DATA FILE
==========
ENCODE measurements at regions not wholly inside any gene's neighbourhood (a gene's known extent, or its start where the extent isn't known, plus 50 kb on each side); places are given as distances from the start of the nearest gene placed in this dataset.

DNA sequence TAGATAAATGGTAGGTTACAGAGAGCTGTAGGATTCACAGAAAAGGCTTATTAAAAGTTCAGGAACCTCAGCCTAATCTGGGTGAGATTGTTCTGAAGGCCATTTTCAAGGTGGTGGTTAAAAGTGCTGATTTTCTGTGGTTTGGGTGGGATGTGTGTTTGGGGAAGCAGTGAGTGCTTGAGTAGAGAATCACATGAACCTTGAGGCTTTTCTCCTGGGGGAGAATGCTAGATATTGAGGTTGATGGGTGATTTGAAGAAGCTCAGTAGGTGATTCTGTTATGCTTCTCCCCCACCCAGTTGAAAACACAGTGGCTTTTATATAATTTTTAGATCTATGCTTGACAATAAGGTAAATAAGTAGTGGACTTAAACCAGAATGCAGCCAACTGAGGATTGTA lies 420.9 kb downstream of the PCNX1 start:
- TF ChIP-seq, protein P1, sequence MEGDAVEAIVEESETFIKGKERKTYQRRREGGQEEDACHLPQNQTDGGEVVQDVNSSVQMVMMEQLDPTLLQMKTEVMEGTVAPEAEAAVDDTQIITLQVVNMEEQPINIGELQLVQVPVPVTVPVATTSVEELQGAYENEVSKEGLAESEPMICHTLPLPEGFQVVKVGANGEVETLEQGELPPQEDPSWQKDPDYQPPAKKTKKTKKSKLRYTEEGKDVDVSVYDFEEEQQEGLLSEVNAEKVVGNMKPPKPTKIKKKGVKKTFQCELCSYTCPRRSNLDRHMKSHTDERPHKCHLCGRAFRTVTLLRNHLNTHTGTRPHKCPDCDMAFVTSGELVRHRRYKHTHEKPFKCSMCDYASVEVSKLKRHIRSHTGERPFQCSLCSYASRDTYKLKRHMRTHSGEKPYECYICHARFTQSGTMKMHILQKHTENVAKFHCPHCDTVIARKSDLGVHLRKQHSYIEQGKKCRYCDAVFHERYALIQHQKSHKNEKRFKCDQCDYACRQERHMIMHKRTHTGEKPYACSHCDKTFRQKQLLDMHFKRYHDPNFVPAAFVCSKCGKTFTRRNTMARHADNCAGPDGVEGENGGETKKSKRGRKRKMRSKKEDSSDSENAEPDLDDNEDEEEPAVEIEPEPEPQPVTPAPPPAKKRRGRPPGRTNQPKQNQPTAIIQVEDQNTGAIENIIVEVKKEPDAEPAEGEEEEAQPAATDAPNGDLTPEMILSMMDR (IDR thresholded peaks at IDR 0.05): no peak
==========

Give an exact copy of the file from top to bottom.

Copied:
ENCODE measurements at regions not wholly inside any gene's neighbourhood (a gene's known extent, or its start where the extent isn't known, plus 50 kb on each side); places are given as distances from the start of the nearest gene placed in this dataset.

DNA sequence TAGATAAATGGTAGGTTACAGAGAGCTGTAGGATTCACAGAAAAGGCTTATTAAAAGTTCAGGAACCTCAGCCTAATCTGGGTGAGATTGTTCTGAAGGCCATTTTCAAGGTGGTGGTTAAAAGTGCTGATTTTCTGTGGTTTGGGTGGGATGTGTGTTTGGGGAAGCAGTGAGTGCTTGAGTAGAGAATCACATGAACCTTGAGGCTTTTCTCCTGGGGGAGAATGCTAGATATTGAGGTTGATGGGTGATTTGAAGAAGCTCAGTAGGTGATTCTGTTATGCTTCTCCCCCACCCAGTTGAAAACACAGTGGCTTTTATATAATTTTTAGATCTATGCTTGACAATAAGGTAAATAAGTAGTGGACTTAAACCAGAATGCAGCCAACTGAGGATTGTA lies 420.9 kb downstream of the PCNX1 start:
- TF ChIP-seq, protein P1, sequence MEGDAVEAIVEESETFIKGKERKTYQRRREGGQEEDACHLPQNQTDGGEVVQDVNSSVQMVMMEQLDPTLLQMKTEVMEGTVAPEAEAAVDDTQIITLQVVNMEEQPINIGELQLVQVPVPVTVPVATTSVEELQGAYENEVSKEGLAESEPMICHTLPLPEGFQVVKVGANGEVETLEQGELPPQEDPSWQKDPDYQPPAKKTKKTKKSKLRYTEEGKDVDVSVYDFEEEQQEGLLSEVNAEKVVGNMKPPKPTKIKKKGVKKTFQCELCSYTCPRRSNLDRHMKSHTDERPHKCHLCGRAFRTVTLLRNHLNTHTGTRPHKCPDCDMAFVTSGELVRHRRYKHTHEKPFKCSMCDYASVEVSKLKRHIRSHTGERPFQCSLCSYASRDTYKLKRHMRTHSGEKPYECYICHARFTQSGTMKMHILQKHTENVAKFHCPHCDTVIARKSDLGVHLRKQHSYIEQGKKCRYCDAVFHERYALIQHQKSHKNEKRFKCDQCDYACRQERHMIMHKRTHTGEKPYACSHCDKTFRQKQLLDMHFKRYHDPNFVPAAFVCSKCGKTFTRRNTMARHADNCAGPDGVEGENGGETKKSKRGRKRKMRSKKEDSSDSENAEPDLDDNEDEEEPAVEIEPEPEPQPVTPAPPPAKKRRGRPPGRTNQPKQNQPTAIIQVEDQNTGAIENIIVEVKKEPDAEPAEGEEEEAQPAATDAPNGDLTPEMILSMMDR (IDR thresholded peaks at IDR 0.05): no peak